The original “angry” March on Washington was now about to be entirely changed.
Massive international publicity projected the “big six” as March on Washington leaders. It was news to those angry grassroots Negroes steadily adding steam to their March plans. They probably assumed that now those famous “leaders” were endorsing and joining them.
Invited next to join the March were four famous white public figures: one Catholic, one Jew, one Protestant, and one labor boss.
The massive publicity now gently hinted that the “big ten” would “supervise” the March on Washington's “mood,” and its “direction.”
The four white figures began nodding. The word spread fast among so-called “liberal” Catholics, Jews, Protestants, and laborites: it was “democratic” to join this black March.
And suddenly, the previously March-nervous whites began announcing _they_ were going.
It was as if electrical current shot through the ranks of bourgeois Negroes-the very so-called “middle-class” and “upper-class” who had earlier been deploring the March on Washington talk by grass-roots Negroes. But white people, now, were going to march. Why, some downtrodden, jobless, hungry Negro might have gotten trampled. Those “integration”-mad Negroes practically ran over each other trying to find out where to sign up. The “angry blacks” March suddenly had been made chic. Suddenly it had a Kentucky Derby image. For the status-seeker, it was a status symbol. “Were you _there_?” You can hear that right today.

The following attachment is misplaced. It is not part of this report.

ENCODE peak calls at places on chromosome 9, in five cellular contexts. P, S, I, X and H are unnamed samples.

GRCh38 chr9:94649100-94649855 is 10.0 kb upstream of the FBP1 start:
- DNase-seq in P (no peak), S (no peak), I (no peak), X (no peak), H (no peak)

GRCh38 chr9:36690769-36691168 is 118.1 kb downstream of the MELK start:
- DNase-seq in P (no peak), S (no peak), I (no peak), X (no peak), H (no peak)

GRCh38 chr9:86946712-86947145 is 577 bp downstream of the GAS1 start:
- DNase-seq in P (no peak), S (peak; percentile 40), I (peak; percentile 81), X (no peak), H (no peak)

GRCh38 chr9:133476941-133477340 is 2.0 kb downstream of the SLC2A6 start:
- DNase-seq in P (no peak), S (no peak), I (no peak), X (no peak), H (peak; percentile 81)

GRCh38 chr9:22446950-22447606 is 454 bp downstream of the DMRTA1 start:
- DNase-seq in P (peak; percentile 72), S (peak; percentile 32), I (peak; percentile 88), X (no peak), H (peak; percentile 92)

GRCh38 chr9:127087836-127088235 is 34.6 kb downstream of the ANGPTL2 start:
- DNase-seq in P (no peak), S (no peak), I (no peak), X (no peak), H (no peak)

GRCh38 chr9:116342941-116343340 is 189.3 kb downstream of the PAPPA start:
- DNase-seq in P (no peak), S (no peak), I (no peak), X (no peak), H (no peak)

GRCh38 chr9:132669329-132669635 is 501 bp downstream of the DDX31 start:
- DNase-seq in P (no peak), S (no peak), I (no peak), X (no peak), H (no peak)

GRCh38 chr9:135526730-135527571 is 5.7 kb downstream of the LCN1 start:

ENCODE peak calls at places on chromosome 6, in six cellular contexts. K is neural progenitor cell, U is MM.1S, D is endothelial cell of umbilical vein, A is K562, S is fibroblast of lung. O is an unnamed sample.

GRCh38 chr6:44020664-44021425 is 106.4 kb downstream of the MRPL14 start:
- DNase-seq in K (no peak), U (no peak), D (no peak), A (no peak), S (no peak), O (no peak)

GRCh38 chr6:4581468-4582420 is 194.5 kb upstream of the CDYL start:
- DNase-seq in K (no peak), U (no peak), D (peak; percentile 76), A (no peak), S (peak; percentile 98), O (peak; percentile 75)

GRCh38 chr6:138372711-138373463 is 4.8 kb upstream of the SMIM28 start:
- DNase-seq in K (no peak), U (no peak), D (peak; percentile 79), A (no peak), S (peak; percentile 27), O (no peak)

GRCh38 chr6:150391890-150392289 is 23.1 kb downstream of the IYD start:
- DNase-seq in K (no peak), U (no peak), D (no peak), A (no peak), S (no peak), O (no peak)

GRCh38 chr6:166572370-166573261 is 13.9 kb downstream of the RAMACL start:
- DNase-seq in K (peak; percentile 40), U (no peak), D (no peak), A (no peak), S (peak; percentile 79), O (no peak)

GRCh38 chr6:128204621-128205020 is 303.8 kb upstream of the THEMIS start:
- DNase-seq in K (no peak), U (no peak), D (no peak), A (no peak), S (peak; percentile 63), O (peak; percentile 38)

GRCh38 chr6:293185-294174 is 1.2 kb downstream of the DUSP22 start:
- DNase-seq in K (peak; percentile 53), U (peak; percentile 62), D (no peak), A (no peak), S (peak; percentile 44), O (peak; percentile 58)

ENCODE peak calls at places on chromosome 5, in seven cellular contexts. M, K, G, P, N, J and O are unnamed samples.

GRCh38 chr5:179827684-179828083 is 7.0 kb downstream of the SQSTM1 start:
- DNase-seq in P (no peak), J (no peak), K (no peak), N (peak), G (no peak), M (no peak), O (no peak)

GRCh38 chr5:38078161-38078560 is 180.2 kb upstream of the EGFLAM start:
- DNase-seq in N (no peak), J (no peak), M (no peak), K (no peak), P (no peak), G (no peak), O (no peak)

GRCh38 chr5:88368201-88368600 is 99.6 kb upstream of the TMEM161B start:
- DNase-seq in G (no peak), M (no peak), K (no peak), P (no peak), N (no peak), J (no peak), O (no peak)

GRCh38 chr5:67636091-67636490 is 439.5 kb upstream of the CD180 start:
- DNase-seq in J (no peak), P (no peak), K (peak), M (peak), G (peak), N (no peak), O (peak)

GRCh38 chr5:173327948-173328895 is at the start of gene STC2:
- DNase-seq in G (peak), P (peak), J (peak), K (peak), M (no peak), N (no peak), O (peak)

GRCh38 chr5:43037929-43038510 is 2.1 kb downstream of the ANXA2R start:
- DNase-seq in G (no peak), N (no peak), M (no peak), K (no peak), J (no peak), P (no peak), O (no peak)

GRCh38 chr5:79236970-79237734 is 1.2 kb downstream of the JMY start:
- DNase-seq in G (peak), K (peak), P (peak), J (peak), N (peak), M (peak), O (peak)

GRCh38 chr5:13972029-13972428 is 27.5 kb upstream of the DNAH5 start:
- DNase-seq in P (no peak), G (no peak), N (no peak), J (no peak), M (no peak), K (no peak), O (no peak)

It had become an outing, a picnic.
The morning of the March, any rickety carloads of angry, dusty, sweating small-town Negroes would have gotten lost among the chartered jet planes, railroad cars, and air-conditioned buses. What originally was planned to be an angry riptide, one English newspaper aptly described now as “the gentle flood.” Talk about “integrated”! It was like salt and pepper. And, by now, there wasn't a single logistics aspect uncontrolled.